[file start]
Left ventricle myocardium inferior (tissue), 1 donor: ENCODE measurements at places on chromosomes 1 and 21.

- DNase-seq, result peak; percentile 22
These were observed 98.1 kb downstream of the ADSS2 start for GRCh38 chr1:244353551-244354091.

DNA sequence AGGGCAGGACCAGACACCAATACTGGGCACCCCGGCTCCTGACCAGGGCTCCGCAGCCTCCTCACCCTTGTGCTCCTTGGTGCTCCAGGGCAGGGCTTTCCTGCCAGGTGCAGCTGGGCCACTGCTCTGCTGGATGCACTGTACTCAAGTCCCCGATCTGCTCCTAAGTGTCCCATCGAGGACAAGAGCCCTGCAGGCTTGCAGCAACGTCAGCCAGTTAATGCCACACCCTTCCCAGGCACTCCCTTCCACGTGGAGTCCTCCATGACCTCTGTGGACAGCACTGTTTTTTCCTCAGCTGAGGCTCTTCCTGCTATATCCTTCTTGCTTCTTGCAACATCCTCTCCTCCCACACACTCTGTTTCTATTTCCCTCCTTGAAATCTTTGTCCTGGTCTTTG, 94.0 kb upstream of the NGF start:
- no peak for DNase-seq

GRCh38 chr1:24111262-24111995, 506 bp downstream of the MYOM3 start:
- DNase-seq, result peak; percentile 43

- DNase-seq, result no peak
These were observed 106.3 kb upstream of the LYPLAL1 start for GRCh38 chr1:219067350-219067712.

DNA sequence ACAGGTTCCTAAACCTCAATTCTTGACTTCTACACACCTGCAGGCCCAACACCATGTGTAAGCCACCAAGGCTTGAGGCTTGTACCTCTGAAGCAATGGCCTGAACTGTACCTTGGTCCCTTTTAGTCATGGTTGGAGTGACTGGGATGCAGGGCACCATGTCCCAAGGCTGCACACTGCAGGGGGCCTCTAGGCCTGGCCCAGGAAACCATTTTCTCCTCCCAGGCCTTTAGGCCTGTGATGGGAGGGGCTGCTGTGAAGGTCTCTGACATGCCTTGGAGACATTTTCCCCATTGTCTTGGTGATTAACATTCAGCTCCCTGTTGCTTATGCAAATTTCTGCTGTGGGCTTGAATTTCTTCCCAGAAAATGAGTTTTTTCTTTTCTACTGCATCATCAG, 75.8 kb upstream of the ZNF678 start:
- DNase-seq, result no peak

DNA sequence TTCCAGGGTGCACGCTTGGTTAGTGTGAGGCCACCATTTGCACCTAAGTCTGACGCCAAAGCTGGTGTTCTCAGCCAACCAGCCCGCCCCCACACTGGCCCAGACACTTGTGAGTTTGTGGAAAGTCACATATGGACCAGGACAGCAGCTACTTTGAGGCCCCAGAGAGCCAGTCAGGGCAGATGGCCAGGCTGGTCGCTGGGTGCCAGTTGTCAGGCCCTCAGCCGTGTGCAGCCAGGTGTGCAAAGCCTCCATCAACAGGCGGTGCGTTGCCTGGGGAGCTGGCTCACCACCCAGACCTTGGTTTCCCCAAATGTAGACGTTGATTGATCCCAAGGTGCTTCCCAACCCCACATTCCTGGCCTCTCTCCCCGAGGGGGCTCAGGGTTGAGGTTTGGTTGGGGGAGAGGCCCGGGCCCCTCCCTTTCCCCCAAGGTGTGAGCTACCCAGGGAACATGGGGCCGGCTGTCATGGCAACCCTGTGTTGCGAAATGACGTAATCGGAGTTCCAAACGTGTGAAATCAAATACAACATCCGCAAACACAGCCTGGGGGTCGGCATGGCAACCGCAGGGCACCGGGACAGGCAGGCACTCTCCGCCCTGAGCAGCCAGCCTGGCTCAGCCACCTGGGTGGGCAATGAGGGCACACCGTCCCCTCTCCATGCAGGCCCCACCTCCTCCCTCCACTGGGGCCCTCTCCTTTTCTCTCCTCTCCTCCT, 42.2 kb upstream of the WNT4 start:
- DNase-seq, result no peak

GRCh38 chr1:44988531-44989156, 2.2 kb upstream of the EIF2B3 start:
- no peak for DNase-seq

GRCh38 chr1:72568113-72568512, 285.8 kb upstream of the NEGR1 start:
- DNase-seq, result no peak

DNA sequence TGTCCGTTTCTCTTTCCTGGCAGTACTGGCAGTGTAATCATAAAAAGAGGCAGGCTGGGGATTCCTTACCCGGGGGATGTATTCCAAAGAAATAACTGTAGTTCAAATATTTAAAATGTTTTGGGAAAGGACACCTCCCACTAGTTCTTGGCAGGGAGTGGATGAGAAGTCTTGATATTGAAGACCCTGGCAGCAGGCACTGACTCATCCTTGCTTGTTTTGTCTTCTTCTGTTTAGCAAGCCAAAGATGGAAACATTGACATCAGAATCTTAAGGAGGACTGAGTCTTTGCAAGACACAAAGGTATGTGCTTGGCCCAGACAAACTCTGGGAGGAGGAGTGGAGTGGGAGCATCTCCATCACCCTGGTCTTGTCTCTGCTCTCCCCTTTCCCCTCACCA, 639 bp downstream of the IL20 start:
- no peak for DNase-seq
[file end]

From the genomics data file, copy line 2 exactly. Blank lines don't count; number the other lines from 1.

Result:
- DNase-seq, result peak; percentile 22